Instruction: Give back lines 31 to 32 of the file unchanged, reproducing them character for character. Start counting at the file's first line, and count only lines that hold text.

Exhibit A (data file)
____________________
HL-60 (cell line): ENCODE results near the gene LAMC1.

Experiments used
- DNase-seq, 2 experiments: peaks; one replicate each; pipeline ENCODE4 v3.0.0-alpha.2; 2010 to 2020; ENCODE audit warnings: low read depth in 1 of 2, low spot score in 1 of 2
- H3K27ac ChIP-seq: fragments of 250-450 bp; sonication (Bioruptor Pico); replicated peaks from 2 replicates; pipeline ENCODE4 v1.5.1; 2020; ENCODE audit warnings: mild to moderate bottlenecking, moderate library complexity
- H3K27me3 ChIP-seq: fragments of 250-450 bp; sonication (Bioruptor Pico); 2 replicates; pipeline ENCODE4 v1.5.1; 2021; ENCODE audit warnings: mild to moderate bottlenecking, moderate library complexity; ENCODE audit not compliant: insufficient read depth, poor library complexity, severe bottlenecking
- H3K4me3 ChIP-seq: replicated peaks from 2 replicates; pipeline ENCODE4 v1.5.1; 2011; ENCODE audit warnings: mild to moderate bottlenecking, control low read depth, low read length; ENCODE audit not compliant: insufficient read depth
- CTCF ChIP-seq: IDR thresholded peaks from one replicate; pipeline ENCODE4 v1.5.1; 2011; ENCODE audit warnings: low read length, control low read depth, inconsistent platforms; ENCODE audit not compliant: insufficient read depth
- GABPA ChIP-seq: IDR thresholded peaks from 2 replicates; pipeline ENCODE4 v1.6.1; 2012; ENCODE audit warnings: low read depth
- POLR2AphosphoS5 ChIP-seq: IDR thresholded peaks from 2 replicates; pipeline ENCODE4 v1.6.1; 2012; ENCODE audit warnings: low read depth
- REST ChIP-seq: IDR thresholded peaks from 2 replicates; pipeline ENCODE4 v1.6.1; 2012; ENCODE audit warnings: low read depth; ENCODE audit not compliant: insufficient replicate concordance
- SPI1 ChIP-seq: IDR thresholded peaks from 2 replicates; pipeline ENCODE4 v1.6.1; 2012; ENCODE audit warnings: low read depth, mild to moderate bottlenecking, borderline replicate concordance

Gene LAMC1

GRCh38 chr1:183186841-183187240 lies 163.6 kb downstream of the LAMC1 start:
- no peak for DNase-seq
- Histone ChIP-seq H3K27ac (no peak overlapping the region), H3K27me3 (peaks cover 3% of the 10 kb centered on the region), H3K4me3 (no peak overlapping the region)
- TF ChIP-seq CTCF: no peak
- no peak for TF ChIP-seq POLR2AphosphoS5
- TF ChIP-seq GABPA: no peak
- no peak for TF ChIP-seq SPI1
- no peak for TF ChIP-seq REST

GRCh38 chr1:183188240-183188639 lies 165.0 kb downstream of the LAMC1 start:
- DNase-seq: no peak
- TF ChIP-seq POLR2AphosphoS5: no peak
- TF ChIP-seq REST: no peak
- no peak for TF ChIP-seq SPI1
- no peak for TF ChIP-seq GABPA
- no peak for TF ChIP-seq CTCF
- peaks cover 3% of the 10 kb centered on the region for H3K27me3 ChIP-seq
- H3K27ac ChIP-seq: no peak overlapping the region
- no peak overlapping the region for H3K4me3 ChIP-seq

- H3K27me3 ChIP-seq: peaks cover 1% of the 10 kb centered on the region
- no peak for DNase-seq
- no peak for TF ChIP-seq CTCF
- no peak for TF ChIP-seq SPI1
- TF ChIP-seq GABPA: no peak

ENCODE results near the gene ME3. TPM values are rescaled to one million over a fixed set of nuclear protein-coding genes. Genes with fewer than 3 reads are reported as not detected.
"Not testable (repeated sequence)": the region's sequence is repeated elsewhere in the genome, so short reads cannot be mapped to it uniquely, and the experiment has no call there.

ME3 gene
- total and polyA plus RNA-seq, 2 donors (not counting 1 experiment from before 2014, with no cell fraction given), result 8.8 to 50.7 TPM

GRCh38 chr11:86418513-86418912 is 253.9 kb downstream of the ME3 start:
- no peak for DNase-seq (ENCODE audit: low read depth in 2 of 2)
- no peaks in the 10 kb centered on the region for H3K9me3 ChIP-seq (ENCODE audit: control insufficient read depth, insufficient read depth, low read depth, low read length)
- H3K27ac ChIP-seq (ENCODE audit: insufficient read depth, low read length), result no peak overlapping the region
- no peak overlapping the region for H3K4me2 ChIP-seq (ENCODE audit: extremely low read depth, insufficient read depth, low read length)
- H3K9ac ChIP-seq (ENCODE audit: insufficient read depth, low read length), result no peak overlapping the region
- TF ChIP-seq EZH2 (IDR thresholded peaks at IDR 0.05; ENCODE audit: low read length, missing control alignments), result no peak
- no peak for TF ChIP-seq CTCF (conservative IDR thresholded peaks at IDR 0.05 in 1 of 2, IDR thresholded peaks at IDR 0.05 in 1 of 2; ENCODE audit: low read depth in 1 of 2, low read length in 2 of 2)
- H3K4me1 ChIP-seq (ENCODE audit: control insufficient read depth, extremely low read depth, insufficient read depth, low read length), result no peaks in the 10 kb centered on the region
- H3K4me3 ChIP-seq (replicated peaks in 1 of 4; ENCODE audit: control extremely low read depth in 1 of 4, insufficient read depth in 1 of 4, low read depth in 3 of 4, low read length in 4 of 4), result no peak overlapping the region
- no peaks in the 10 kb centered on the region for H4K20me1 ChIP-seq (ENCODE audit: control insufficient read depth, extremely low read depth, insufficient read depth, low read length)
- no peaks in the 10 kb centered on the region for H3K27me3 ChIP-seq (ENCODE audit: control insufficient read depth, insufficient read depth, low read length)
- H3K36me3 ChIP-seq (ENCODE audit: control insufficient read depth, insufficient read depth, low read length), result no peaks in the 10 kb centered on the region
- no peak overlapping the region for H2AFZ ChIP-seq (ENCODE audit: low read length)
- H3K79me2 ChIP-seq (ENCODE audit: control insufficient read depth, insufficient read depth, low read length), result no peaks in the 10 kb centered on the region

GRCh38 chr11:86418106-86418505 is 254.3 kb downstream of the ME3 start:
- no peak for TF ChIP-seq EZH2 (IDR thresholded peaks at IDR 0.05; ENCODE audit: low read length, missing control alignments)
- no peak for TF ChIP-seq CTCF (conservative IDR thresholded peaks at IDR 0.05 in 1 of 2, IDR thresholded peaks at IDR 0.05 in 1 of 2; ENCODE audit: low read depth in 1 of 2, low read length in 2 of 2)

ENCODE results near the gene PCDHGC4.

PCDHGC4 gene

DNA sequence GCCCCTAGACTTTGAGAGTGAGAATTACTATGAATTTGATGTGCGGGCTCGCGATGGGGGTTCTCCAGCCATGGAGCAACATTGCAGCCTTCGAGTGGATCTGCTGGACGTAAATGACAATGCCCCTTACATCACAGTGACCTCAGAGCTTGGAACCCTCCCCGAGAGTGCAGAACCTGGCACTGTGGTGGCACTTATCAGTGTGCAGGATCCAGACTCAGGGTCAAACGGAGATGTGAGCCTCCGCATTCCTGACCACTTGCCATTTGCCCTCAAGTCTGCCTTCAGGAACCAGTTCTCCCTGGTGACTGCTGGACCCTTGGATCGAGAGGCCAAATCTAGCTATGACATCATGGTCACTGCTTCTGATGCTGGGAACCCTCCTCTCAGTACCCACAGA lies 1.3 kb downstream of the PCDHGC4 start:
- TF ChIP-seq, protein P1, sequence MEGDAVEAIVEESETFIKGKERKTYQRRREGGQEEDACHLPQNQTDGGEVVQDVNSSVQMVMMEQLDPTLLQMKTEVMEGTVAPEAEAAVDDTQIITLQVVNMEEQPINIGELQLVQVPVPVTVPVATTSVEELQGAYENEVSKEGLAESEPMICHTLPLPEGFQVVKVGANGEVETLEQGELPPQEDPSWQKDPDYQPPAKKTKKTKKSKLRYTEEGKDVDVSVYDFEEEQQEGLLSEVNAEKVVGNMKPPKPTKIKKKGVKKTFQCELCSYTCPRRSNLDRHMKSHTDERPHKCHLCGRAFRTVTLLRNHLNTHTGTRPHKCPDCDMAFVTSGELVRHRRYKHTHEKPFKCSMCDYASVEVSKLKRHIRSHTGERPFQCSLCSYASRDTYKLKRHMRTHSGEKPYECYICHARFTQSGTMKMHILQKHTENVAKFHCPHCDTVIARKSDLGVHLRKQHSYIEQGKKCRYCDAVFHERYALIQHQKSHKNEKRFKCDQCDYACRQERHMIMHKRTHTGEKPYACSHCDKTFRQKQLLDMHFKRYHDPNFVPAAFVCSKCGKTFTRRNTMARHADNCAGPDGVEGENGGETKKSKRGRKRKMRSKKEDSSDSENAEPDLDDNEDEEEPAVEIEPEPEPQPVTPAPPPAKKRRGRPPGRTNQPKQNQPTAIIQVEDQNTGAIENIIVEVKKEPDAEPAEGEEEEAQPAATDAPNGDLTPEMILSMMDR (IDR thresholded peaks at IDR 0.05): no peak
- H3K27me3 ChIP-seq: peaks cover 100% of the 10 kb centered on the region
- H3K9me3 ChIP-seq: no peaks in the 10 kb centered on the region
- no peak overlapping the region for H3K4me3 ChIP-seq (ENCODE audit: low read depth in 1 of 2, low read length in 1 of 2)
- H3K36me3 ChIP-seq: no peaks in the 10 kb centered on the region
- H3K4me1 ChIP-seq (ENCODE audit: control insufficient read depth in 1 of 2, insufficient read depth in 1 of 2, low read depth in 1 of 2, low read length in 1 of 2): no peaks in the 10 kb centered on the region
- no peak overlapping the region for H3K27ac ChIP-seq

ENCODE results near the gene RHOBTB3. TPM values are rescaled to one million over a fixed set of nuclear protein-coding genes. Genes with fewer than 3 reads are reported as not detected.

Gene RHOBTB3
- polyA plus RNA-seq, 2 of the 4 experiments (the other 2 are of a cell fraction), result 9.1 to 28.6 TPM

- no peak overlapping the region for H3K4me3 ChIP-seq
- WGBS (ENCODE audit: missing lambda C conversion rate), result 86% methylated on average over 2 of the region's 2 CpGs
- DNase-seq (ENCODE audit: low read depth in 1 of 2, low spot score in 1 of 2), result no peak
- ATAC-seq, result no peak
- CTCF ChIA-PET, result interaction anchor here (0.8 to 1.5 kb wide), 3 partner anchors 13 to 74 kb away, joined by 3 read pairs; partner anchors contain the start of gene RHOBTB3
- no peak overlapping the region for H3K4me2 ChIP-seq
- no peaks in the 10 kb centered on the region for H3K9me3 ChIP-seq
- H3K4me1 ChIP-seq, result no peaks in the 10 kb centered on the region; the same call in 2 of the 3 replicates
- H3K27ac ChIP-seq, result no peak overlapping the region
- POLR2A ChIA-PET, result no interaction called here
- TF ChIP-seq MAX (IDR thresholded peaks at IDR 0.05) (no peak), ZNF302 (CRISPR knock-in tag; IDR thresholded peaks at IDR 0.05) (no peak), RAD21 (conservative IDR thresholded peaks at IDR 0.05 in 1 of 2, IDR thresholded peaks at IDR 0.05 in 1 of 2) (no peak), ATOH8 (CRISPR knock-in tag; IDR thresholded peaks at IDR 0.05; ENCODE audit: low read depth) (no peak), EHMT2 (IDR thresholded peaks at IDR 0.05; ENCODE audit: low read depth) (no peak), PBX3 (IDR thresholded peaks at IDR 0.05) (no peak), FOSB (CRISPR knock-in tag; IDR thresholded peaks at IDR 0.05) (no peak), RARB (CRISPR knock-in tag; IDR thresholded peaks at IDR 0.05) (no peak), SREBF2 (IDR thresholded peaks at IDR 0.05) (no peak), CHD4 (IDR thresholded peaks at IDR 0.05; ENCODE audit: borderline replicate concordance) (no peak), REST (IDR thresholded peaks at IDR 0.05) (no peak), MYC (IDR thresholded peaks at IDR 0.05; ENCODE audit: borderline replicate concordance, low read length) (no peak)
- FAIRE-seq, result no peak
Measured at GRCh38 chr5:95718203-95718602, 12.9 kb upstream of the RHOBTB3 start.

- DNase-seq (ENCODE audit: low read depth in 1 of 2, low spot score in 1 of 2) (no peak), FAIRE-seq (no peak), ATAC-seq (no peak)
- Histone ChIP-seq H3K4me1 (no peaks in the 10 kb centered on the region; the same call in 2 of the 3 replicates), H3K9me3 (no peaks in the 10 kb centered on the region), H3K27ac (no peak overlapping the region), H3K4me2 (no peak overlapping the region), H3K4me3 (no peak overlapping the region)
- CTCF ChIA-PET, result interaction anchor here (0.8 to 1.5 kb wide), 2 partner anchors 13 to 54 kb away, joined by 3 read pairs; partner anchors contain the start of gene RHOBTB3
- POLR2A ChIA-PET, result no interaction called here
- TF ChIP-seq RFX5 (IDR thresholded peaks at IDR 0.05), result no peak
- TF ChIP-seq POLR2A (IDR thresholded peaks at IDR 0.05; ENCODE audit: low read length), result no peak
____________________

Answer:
- H3K27me3 ChIP-seq: peaks cover 1% of the 10 kb centered on the region
- no peak for DNase-seq